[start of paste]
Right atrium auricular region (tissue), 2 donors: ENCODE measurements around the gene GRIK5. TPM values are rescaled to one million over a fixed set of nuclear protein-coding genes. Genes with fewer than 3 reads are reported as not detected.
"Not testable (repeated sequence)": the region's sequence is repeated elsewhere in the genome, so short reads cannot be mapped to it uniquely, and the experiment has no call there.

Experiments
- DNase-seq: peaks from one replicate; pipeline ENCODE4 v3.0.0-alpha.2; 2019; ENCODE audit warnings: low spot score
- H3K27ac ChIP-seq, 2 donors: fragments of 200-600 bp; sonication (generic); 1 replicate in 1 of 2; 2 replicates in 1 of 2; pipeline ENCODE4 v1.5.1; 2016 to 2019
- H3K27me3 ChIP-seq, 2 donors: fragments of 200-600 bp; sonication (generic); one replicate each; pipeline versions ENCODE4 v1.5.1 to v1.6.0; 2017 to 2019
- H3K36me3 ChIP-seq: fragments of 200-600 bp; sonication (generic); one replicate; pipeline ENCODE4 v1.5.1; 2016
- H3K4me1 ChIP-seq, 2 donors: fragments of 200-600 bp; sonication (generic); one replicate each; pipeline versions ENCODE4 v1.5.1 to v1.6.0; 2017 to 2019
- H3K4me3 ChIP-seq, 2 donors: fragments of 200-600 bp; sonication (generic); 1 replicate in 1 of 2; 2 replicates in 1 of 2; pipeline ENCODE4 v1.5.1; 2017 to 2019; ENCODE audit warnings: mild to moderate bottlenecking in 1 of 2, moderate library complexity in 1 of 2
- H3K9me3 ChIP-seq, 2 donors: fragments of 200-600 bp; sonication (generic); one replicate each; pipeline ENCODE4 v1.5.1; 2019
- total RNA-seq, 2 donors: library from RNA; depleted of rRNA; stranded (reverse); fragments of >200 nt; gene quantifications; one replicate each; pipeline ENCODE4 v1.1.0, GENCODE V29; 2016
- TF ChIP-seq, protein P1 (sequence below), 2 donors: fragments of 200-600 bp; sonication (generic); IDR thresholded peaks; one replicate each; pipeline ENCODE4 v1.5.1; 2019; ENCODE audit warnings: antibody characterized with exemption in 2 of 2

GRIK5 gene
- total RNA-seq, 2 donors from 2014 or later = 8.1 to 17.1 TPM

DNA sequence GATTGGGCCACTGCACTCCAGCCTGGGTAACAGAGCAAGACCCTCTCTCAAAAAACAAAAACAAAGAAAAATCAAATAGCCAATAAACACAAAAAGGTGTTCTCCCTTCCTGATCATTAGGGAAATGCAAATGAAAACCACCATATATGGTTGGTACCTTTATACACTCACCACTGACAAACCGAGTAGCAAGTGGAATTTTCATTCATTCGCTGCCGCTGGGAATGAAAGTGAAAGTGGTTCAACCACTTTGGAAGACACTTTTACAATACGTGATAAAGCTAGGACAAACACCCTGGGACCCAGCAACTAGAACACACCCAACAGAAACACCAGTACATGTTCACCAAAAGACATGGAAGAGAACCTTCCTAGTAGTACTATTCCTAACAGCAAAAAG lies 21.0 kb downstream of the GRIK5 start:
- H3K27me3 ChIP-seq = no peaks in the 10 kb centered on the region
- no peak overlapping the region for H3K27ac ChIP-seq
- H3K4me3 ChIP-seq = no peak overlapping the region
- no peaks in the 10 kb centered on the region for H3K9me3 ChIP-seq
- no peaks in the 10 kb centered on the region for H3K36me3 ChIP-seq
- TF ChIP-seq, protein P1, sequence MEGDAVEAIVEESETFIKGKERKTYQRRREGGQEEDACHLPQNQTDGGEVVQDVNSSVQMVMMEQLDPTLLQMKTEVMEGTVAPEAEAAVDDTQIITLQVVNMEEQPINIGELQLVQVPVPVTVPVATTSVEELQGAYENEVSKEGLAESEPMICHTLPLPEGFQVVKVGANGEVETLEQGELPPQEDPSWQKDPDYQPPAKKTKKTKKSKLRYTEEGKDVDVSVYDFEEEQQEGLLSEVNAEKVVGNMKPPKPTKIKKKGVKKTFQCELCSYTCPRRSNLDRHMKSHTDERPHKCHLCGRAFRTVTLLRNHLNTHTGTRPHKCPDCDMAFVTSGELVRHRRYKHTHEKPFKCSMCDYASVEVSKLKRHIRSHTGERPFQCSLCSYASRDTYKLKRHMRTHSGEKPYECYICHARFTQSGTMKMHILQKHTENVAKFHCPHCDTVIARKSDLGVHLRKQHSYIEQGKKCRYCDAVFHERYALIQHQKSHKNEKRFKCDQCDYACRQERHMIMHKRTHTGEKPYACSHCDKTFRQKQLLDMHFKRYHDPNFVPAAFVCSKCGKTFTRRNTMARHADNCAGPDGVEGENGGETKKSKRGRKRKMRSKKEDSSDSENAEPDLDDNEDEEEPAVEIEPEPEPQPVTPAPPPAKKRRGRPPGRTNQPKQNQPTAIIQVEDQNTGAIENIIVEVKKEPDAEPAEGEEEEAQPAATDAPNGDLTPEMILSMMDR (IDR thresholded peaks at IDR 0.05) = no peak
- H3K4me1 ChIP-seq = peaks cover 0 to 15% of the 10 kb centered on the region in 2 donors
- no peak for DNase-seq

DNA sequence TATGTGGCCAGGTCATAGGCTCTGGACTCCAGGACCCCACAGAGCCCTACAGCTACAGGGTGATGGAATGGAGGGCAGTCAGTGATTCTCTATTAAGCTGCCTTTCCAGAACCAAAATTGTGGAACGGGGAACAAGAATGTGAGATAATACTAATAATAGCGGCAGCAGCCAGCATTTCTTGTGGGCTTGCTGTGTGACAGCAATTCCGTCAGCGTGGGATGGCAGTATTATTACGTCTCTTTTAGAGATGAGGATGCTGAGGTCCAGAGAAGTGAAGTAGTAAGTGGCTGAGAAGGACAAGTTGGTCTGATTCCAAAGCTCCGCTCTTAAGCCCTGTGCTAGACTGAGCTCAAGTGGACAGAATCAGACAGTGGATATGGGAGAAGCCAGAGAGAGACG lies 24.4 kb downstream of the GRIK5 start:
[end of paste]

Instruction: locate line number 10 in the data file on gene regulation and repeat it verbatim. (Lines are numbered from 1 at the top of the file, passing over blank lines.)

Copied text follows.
- H3K9me3 ChIP-seq, 2 donors: fragments of 200-600 bp; sonication (generic); one replicate each; pipeline ENCODE4 v1.5.1; 2019